Random Rambo Factoids

Is “factoids” a word? Well, it is now.

The Rambo movies are all awesome; that’s the biggest fact of all, however I thought I would search the net (Mostly IMDB and my own memory) for some random tidbits about our favourite Vietnam Vet turned One Man Army.

I managed to dig up a few choice details for all four films in the series.

Other actors considered for the role of John Rambo were Clint Eastwood, Al Pacino, Robert De Niro, Paul Newman, Steve McQueen, Nick Nolte, John Travolta, Dustin Hoffman, Ryan O’Neal, James Garner, Kris Kristofferson and Terence Hill. When Al Pacino was considered for the role of John Rambo, he turned it down when his request that Rambo be more of a madman was rejected.

The film was actually filmed in British Columbia, Canada; sadly the iconic bridge was torn down due to ecological issues.

The large piece of rotten canvas that Rambo finds in the woods and cuts into a makeshift coat, was a real piece of rotten canvas found by the film crew during the movie’s production. Since there was only one piece, Sylvester Stallone joked about how the canvas became a treasured prop on the set. After filming ended, Stallone kept the rotten canvas and still has it in his possession to this very day.

Sylvester Stallone hated the first cut of the film so much that he tried to buy the film back and destroy it. When he couldn’t do that, he suggested that the producers cut much of his part and let the rest of the characters tell the story. That cut the movie time in half and set a precedent for future action movies.

A scene was filmed but never used where Rambo, while in the cave after dispatching Teasle and his men, has another flashback: he and his buddies are in a bar in Vietnam, being entertained by the local women. Rambo takes one to a back room and they make love. The scene then flashes to the present, and Rambo begins to cry.

Sylvester Stallone accidentally broke the nose of a stuntman during the prison escape scene by elbowing him in the face, which is why he is seen wearing a band-aid throughout the rest of the film. Coincidentally, this is what Rambo does to a policeman in the novel during the exact same scene.

Rambo’s trademark combat knife was custom designed by the late Arkansas knife maker, Jimmy Lile. The movie popularized knock-off hollow handled survival knives with compasses in the pommel.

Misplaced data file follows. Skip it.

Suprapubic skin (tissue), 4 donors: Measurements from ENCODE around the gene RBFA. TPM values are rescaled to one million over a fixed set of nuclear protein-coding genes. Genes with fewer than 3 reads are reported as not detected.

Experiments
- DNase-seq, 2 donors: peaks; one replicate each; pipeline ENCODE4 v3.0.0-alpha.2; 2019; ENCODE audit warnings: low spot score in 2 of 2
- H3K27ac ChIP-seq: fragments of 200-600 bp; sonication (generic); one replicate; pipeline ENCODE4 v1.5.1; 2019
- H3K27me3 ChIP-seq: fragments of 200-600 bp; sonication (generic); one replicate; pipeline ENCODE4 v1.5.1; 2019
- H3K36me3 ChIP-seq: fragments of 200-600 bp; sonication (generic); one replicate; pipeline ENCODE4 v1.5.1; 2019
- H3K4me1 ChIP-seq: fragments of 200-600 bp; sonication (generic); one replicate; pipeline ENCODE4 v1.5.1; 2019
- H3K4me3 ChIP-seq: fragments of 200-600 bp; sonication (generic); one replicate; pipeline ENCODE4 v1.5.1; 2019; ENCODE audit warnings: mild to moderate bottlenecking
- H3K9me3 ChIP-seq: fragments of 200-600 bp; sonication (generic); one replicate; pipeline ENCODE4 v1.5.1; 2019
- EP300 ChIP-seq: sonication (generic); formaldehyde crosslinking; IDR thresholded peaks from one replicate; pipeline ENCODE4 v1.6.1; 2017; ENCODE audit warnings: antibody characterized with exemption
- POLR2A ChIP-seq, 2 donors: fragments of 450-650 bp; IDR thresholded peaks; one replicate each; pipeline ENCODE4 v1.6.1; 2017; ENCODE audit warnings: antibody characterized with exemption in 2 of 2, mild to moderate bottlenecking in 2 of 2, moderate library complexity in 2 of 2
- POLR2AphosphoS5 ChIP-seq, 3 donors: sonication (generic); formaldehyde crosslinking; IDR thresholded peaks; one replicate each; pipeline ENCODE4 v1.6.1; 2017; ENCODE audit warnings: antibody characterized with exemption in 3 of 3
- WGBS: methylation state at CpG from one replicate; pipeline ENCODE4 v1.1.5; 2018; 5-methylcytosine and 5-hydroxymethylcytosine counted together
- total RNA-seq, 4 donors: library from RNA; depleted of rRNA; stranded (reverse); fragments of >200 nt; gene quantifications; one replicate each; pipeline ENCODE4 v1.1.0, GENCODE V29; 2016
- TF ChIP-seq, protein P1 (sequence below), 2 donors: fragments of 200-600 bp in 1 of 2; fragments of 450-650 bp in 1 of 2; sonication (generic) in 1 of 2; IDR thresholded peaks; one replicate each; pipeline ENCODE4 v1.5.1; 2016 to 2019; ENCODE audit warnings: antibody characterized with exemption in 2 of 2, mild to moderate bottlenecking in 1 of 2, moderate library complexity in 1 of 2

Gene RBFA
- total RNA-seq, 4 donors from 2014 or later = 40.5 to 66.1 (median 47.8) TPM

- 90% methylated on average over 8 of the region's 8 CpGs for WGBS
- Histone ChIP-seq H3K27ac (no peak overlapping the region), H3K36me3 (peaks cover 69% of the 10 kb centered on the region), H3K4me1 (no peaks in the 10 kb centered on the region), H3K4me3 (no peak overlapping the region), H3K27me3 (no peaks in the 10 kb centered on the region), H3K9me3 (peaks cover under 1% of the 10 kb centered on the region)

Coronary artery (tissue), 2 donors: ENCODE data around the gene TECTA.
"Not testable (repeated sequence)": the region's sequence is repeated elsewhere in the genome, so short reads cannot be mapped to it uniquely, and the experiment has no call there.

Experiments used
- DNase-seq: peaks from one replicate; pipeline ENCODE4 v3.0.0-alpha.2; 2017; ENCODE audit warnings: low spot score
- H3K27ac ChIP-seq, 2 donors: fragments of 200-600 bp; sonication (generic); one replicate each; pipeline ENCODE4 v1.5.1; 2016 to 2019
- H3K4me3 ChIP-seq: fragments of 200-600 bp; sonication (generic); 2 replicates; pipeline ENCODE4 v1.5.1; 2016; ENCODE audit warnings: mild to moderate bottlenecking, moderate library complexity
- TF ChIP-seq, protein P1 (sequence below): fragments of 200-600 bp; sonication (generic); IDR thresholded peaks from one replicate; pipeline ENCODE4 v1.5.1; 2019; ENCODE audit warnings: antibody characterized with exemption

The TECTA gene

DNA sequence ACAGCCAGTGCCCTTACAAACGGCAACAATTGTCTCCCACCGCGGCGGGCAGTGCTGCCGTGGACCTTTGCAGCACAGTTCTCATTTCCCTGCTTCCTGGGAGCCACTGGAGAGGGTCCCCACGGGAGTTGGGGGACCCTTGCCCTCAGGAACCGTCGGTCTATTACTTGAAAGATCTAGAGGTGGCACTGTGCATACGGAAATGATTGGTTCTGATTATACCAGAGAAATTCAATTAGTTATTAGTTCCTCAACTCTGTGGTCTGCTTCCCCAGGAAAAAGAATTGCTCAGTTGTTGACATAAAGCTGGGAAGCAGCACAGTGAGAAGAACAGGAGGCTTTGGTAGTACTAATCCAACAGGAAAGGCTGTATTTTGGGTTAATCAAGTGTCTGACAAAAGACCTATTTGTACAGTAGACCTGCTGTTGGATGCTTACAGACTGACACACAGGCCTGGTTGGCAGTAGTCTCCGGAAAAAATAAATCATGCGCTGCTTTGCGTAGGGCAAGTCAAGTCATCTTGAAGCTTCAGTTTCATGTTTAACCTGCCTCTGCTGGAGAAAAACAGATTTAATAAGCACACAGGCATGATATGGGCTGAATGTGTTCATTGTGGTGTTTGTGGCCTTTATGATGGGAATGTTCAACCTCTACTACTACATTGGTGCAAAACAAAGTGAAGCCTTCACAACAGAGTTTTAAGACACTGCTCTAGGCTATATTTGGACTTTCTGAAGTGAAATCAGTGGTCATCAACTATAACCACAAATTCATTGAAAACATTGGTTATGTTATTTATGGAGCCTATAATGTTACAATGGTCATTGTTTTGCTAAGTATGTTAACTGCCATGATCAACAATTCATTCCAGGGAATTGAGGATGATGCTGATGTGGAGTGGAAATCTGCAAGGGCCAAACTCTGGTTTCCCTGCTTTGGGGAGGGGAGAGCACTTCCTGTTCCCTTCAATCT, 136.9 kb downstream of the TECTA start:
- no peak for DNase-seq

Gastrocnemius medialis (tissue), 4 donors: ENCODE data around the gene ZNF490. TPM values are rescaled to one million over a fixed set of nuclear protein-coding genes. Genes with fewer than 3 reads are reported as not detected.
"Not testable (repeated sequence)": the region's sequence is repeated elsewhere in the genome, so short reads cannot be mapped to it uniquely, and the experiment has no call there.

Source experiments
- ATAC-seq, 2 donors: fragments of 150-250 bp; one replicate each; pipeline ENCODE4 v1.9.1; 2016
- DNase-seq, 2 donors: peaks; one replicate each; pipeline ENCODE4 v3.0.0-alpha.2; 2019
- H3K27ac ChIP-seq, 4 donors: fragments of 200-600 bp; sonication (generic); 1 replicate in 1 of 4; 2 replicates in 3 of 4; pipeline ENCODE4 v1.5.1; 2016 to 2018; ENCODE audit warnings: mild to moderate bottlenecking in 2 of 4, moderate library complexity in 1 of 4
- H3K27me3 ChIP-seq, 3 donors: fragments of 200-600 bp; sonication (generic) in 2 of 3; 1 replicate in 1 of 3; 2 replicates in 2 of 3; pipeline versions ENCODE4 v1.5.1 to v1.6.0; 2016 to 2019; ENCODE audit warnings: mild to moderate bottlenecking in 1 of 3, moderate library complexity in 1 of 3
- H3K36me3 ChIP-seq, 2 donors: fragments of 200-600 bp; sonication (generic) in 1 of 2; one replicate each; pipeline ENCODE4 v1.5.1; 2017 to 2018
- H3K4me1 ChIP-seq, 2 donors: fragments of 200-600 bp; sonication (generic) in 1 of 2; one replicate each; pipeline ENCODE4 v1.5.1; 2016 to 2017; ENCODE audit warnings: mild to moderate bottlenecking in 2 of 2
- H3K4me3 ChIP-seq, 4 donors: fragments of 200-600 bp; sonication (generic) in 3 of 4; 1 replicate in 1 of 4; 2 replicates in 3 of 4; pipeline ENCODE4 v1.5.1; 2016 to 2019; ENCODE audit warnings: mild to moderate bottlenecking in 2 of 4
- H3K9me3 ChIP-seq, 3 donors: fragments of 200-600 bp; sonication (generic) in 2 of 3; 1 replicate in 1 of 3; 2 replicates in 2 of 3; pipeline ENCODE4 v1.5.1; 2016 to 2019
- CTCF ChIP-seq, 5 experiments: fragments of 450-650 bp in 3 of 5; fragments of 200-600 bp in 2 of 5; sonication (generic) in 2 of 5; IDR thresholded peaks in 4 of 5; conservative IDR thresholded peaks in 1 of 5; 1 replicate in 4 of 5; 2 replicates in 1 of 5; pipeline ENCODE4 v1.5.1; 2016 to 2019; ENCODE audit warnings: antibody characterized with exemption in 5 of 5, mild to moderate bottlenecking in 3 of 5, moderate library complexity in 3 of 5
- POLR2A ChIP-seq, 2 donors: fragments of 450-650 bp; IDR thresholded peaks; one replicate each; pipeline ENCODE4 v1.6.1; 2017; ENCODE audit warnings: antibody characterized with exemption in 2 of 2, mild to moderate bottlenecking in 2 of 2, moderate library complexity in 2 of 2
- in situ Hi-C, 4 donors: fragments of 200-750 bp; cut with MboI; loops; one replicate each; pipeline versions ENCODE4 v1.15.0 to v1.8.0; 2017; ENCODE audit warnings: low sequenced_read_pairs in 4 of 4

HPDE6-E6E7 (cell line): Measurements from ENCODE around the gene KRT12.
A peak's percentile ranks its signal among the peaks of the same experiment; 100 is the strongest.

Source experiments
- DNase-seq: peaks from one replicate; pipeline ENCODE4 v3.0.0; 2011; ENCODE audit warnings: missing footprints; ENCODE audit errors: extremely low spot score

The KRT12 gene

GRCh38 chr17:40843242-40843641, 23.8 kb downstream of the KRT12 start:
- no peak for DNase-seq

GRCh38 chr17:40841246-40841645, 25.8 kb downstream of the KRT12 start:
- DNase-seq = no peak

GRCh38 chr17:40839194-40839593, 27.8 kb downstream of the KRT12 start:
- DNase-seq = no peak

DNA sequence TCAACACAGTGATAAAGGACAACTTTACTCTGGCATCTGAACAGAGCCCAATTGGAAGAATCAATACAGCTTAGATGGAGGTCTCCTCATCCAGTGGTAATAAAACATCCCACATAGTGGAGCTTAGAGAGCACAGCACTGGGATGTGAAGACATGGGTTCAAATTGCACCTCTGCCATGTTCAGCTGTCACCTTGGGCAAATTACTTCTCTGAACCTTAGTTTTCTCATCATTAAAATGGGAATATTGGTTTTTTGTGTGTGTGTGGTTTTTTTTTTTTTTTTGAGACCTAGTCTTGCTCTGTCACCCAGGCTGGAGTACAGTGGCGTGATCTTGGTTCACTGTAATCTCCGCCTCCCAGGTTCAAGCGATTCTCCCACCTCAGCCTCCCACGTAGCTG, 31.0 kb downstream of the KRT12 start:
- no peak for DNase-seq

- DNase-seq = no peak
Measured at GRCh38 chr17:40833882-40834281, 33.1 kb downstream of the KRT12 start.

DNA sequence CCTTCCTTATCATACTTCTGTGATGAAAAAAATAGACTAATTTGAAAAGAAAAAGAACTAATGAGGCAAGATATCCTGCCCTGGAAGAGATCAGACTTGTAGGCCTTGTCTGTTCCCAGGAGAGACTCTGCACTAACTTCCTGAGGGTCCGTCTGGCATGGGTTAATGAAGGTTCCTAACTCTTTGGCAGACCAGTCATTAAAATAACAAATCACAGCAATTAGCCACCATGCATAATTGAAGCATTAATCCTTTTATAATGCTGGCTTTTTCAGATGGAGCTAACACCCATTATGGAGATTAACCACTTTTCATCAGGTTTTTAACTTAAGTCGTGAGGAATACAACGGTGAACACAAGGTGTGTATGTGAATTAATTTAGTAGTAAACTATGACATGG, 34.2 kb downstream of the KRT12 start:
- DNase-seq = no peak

Samuel Trautman was named after Uncle Sam, according to author David Morrell.

A plot point that was present in the novel but absent from the film was the primary reason behind Teasle’s resentment and contempt towards Rambo, which was that Rambo was a veteran of the Vietnam War, which gained a lot of attention, whereas Teasle was a veteran of the Korean War; a war which most people had pretty much forgotten at this point in time.


When Rambo is believed to have been killed in a mine attack by the National Guardsmen, Teasle returns to his office. Behind him, you can clearly see a display case that displays three medals. The Silver Star, The Purple Heart, and the Army Distinguished Service Cross Medals. The subtext of the book was a battle of different war tactics, for this reason; this is underplayed in the film.

In the novel, it ended with Rambo killed by Colonel Trautman because, according to Sylvester Stallone on the Special Edition DVD, Rambo had reached the point of no return.

The name “Rambo” came from a variety of apples.

Many of the Monk extras in Rambo III were real Monks from that very temple who were paid to appear as extras.

The original director of Rambo III Russell Mulcahy (Highlander) was replaced after two weeks of filming by Peter MacDonald due to creative differences.

Rambo: First Blood Part II is dedicated to stuntman Cliff Wenger Jr., who was accidentally killed by one of the film explosions.

James Cameron’s original screenplay of Rambo: First Blood Part II began with Col. Trautman finding Rambo in a psychiatric hospital instead of a prison. The psychiatric hospital concept was instead depicted in Terminator 2: Judgment Day

Maung Maung Khin, who played the Burmese dictator Tint in Rambo (2008), fought for the Karen Rebels in real life. He was afraid his family would be murdered if he took this role, but he took it anyway.

James Brolin was attached to play the Col. Samuel Trautman role after Richard Crenna died of pancreatic cancer in 2003, but the role was written out of the script. Sylvester Stallone considers the character to have died on the same day as Crenna, who appears in an archival flashback in Rambo.

In his commentary for First Blood author David Morell cites the inspiration for John Rambo as being World War 2 hero and later Hollywood actor Audie Murphy.


Source: IMDB